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Eleanor of Austria (November 15, 1498 – February 25, 1558), also called Eleanor of Castile, was born an Archduchess of Austria and Infanta of Castile from the House of Habsburg, and subsequently became Queen consort of Portugal (1518–1521) and of France (1530–1547). She also held the Duchy of Touraine (1547–1558) in dower. She is called “Leonor” in Spanish and Portuguese and “Eléonore” or “Aliénor” in French.

Life

Eleanor was born in 1498 at Leuven, the eldest child of Archduke Philipp of Austria and Infanta Joanna of Castile, who would later become co-sovereigns of Castile. Her father is considered King Felipe I of Castile (Spain) and he was also the son of the reigning Holy Roman Emperor Maximilian I and his deceased consort Mary of Burgundy, while her mother was the daughter of the Catholic Monarchs; namely Fernando II of Aragon and Isabella I of Castile.

Eleanor’s siblings were Holy Roman Emperor Charles V (King Carlos I of Spain), Holy Roman Emperor Ferdinand I, Queen Isabella of Denmark (wife of King Christian II), Queen Mary of Hungary (wife of King Louis II), and Queen Catherine of Portugal (wife of King João III).

Eleanor was named after her paternal great-grandmother, Eleanor of Portugal, Holy Roman Empress. Eleanor of Portugal was the daughter of King Duarte of Portugal and his wife Eleanor of Aragon, she was the consort of Holy Roman Emperor Friedrich III and the mother of Holy Roman Emperor Maximilian I.

After the death of her father in September 1506 Eleanor was educated at her aunt’s court in Mechelen.

When she was a child, Eleanor’s relatives tried to marry her to the future King of England, Henry VIII, to whom she was betrothed. However, when Henry’s father died and he became King, Henry decided to marry Eleanor’s aunt, Catherine of Aragon, who was the widow of King Henry’s older brother, Arthur, Prince of Wales.

Her relatives also tried to marry her to the French Kings Louis XII or François I or to the Polish King Sigismund I, but nothing came of these plans. Eleanor was also proposed as a marriage candidate for Antoine, Duke of Lorraine, in 1510.

In 1517 Eleanor may have had a love affair with Friedrich II, Elector Palatine of the Rhine. Her brother King Carlos I, who had succeeded their elderly grandfather King Fernando as King of Spain the year before, once discovered her reading a love letter from Friedrich. Carlos forced Eleanor and Friedrich to swear in front of an attorney that they were not secretly married, after which he expelled Friedrich from court. She followed her brother to Spain in 1517.

Queen of Portugal

Eleanor married her uncle by marriage, King Manuel I of Portugal, after a proposed marriage with her cousin, the future King João III of Portugal, did not occur. Her brother Carlos arranged the marriage between Eleanor and the King Manuel I of Portugal to avoid the possibility of Portuguese assistance for any rebellion in Castile.

King Manuel I had previously been married to two of Eleanor’s maternal aunts, Isabella of Aragon and Maria of Aragon.

Manuel and Eleanor married on July 16, 1518. They had two children: the Infante Carlos (born February 18, 1520 – April 15, 1521) and the Infanta Maria (born June 8, 1521, and who was later one of the richest princesses of Europe). She became a widow on December 13, 1521, when Manuel died of the plague. As Queen Dowager of Portugal, Eleanor returned to the court of Carlos in Spain. Eleanor’s sister Catherine later married Eleanor’s stepson, King João III of Portugal.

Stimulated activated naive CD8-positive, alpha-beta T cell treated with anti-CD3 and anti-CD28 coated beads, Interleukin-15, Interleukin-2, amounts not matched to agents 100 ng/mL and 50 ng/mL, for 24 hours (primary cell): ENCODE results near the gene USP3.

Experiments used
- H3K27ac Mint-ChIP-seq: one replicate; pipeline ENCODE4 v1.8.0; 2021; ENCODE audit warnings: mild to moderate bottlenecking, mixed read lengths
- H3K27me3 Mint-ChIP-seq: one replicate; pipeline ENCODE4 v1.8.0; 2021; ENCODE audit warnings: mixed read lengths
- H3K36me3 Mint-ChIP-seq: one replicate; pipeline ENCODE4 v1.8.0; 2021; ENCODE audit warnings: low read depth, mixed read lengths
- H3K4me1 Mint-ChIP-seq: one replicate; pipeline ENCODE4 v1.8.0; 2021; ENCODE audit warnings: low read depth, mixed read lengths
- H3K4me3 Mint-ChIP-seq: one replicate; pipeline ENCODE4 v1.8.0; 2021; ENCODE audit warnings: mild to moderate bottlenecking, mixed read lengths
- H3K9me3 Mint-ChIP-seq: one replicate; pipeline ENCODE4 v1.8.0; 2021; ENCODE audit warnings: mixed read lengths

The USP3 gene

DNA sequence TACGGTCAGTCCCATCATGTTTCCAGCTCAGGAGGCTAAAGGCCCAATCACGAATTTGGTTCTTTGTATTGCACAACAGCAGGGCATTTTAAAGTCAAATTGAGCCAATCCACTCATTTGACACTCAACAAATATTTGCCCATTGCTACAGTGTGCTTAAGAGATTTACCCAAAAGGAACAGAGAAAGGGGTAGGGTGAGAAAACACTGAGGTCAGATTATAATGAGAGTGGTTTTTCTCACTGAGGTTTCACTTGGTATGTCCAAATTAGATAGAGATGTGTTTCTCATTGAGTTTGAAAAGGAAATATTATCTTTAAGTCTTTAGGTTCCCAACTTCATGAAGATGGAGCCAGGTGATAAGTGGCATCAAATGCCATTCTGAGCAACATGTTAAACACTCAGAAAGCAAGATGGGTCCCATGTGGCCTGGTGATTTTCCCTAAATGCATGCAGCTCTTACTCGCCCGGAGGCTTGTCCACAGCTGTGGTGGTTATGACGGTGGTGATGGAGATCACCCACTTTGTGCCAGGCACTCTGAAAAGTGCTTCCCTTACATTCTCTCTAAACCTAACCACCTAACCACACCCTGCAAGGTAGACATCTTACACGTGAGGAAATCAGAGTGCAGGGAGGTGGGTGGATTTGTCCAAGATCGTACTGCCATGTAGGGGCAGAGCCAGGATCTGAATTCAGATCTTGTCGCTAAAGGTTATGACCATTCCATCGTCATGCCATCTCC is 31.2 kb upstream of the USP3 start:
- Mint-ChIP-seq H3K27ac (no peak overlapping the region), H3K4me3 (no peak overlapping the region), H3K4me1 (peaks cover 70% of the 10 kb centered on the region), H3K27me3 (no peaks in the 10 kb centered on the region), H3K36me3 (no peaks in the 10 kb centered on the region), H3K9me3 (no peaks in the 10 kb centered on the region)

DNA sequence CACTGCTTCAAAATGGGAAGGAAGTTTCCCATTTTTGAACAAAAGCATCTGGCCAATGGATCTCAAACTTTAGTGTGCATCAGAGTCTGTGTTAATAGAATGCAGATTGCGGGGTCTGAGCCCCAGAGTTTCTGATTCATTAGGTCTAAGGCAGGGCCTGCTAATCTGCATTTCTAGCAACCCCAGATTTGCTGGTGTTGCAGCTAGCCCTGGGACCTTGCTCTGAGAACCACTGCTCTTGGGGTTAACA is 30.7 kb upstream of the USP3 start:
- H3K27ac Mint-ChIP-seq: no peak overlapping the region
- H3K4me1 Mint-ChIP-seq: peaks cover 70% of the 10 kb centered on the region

In July 1523, Eleanor was engaged to Charles III, Duke of Bourbon, in an alliance between Charles and Bourbon against France, but the marriage never took place. In 1526, Eleanor was engaged to King François I of France during his captivity in Spain.

Queen of France

The Treaty of Cambrai (1529; called La Paz de las Damas – “The Ladies’ Peace”) paused the conflict between François and Charles. It included the stipulation that the previously-agreed marriage of Eleanor and François would take place.

Eleanor left Spain in the company of her future stepsons, who had been held hostage by her brother. The group met Francis at the border, and then departed for an official entrance to Bordeaux. Eleanor was crowned Queen of France in Saint-Denis on May 31, 1531. She was dressed in purple velvet at her coronation. She was married to François on July 4, 1530. They had no children.

Eleanor was ignored by François, who seldom performed his marital obligations and preferred his lover Anne de Pisseleu d’Heilly. At the official entrance of Eleanor to Paris, Francis displayed himself openly to the public in a window with Anne for two hours.

Queen Eleanor performed as the Queen of France at official occasions, such as the wedding between her stepson Henry and Catherine de’ Medici in 1533. She also performed charity and was praised for this. She also took her stepdaughters, Madeleine and Margaret, into her household to raise them further.

As queen, Eleanor had no political power; however, she served as a contact between France and her brother Emperor Charles V. Queen Eleanor was present at the peace negotiations between Francis and Charles in Aigues-Mortes in 1538. In 1544, she was given the task of entering peace negotiations with Charles and their sister Mary of Hungary. In November 1544, she visited Charles in Brussels.

Later life

As a queen dowager, Eleanor left France for Brussels in 1548. She witnessed the abdication of her brother Charles in October 1555 and left for Spain with him and their sister Mary in August 1556. She lived with her sister in Jarandilla de la Vera, where they often visited their brother, who retired to a monastery nearby. In 1558, she met her daughter Maria in Badajoz for the first time in 28 years. Eleanor died in 1558 on the return trip from Badajoz.

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